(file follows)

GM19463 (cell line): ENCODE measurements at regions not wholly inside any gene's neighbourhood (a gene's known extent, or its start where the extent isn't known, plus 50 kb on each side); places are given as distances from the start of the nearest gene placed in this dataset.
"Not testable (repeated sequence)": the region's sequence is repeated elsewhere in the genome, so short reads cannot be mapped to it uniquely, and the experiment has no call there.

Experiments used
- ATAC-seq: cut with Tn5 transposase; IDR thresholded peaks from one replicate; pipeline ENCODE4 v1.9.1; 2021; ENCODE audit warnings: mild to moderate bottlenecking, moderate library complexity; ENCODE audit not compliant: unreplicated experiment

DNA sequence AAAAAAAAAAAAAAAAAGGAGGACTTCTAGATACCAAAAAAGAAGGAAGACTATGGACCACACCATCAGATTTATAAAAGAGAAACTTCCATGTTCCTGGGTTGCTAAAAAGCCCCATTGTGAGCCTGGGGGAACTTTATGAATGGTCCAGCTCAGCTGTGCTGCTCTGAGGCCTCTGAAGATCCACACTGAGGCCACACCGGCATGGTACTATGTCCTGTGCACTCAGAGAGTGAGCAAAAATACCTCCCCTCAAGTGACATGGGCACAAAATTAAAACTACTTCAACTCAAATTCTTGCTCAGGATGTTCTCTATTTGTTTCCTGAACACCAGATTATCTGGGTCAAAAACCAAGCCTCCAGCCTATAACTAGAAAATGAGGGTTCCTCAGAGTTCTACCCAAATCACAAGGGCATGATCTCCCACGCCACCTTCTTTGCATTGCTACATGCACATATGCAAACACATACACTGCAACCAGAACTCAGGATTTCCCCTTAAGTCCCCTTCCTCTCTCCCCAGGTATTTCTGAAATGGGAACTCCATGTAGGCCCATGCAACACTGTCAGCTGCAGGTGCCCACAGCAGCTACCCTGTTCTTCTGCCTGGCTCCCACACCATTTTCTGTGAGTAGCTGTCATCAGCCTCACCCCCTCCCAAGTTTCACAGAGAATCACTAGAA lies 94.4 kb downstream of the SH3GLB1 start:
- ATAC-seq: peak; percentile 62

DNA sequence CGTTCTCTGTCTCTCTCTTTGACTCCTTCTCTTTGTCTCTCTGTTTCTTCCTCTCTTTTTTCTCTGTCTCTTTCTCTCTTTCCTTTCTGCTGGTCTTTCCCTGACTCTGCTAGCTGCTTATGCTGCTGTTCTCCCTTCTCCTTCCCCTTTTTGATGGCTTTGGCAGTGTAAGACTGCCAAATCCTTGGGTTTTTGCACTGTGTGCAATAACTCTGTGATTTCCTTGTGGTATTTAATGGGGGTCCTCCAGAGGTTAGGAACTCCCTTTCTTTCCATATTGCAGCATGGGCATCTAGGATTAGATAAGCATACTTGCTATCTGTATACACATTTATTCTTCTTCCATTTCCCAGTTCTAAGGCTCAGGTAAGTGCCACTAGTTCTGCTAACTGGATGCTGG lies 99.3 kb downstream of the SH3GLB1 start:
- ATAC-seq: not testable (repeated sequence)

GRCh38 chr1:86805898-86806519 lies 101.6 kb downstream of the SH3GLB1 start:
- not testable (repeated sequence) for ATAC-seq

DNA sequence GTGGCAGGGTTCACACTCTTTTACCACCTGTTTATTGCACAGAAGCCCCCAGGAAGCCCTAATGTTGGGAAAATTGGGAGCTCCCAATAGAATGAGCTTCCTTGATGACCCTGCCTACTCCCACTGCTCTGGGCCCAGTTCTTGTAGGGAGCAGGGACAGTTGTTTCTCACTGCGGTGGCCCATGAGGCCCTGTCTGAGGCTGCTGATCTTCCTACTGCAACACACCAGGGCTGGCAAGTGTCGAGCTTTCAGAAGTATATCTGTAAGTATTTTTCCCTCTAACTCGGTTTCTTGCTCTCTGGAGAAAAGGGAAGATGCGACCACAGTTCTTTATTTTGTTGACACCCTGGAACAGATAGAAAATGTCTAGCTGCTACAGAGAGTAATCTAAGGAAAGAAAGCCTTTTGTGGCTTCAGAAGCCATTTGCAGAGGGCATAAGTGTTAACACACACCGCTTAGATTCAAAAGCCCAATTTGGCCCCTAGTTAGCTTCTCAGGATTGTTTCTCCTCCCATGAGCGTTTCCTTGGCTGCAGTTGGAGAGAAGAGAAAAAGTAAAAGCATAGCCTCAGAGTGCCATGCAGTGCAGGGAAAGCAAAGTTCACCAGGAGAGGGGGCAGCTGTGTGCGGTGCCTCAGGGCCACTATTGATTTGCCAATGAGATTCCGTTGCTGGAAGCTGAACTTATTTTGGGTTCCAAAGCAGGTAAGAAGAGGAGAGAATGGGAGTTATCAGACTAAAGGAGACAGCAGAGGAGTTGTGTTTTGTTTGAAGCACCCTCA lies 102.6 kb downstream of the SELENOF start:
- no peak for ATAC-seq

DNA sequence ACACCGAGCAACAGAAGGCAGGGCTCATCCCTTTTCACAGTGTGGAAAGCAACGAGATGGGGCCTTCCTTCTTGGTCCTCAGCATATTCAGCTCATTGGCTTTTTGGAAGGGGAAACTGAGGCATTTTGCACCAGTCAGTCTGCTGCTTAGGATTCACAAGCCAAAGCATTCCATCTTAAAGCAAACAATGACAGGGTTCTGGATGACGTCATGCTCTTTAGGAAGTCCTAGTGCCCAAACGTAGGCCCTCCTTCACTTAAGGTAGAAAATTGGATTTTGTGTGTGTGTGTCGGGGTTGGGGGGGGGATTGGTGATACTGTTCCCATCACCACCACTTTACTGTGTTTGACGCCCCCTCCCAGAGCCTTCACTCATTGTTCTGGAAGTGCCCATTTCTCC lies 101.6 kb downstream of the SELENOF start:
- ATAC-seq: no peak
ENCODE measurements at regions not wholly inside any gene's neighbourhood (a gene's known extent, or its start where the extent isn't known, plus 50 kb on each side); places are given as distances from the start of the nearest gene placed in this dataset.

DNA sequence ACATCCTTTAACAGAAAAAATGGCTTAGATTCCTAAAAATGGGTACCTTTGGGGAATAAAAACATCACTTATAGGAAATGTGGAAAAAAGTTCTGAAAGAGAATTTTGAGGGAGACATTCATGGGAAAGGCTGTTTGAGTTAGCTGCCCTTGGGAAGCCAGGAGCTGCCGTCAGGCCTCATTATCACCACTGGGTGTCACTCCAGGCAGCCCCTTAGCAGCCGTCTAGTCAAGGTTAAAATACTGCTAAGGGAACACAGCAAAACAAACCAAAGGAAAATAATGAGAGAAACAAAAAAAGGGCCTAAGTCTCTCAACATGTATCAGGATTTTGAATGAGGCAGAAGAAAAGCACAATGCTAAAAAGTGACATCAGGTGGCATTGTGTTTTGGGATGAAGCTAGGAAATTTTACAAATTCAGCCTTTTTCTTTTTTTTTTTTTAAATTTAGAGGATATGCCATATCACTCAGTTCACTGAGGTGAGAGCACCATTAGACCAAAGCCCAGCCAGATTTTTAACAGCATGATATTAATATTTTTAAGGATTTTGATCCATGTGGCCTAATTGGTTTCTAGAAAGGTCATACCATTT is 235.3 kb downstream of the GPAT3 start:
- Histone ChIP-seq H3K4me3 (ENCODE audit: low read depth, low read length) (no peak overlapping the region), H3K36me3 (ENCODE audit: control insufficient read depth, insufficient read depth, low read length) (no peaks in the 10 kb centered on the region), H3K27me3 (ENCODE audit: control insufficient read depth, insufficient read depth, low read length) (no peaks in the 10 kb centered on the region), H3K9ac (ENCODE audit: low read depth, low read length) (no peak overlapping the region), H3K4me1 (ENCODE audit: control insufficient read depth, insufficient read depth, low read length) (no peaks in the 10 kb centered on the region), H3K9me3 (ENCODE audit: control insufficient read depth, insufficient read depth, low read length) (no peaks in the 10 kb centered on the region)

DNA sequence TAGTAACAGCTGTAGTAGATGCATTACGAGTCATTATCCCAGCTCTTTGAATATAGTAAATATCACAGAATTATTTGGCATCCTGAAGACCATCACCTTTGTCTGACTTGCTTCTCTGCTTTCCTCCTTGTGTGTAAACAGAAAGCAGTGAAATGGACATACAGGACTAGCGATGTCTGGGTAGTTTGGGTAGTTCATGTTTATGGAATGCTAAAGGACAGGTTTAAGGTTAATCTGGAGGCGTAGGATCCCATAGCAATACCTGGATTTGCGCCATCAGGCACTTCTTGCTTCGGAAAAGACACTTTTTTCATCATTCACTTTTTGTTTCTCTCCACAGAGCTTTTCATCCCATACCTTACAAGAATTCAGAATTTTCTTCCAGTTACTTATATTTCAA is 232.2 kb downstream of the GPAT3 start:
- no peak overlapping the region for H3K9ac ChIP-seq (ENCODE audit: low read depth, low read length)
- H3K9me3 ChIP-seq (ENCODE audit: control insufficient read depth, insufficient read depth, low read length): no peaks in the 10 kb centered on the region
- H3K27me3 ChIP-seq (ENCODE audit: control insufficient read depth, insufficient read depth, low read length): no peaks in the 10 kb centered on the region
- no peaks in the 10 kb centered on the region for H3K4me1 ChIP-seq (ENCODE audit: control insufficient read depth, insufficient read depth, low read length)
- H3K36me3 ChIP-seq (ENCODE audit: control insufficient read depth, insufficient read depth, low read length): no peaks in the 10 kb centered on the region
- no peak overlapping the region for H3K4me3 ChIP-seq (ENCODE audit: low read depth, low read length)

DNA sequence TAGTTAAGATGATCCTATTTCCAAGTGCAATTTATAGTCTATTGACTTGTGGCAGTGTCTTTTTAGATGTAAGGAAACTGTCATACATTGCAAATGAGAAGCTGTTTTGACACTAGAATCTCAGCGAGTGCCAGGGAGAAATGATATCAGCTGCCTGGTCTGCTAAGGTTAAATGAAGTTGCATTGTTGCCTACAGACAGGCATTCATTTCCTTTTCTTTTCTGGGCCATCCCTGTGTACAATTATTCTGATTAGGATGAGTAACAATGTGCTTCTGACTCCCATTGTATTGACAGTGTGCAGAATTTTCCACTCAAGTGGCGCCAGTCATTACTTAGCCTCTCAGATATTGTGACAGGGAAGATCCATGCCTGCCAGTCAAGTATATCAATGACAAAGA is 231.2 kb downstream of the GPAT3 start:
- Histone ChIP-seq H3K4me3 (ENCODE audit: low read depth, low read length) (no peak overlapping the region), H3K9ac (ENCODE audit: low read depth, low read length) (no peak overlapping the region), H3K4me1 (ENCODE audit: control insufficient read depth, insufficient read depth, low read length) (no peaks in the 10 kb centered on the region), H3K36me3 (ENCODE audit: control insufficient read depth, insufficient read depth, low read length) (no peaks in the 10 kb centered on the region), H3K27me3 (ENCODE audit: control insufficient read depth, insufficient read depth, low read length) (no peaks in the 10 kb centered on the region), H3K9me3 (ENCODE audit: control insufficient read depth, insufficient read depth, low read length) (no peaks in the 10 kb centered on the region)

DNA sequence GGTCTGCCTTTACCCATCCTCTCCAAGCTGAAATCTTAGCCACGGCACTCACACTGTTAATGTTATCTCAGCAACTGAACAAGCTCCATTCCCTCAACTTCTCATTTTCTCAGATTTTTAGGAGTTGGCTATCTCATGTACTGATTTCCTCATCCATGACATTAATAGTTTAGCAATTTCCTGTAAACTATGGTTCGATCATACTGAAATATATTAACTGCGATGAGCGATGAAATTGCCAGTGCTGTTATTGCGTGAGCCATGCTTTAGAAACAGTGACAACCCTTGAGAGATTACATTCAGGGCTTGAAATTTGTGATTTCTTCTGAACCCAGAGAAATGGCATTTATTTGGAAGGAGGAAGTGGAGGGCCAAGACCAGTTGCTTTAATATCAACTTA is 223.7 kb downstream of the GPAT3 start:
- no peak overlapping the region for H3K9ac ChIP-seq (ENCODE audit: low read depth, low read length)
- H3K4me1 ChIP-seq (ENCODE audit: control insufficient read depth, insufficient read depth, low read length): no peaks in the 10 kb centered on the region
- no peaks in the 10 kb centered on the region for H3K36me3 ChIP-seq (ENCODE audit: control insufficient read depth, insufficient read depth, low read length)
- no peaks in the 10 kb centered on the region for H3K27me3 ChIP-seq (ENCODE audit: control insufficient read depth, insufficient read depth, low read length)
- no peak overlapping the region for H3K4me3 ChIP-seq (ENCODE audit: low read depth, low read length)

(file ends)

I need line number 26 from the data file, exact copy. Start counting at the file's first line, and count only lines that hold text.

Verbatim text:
- Histone ChIP-seq H3K4me3 (ENCODE audit: low read depth, low read length) (no peak overlapping the region), H3K9ac (ENCODE audit: low read depth, low read length) (no peak overlapping the region), H3K4me1 (ENCODE audit: control insufficient read depth, insufficient read depth, low read length) (no peaks in the 10 kb centered on the region), H3K36me3 (ENCODE audit: control insufficient read depth, insufficient read depth, low read length) (no peaks in the 10 kb centered on the region), H3K27me3 (ENCODE audit: control insufficient read depth, insufficient read depth, low read length) (no peaks in the 10 kb centered on the region), H3K9me3 (ENCODE audit: control insufficient read depth, insufficient read depth, low read length) (no peaks in the 10 kb centered on the region)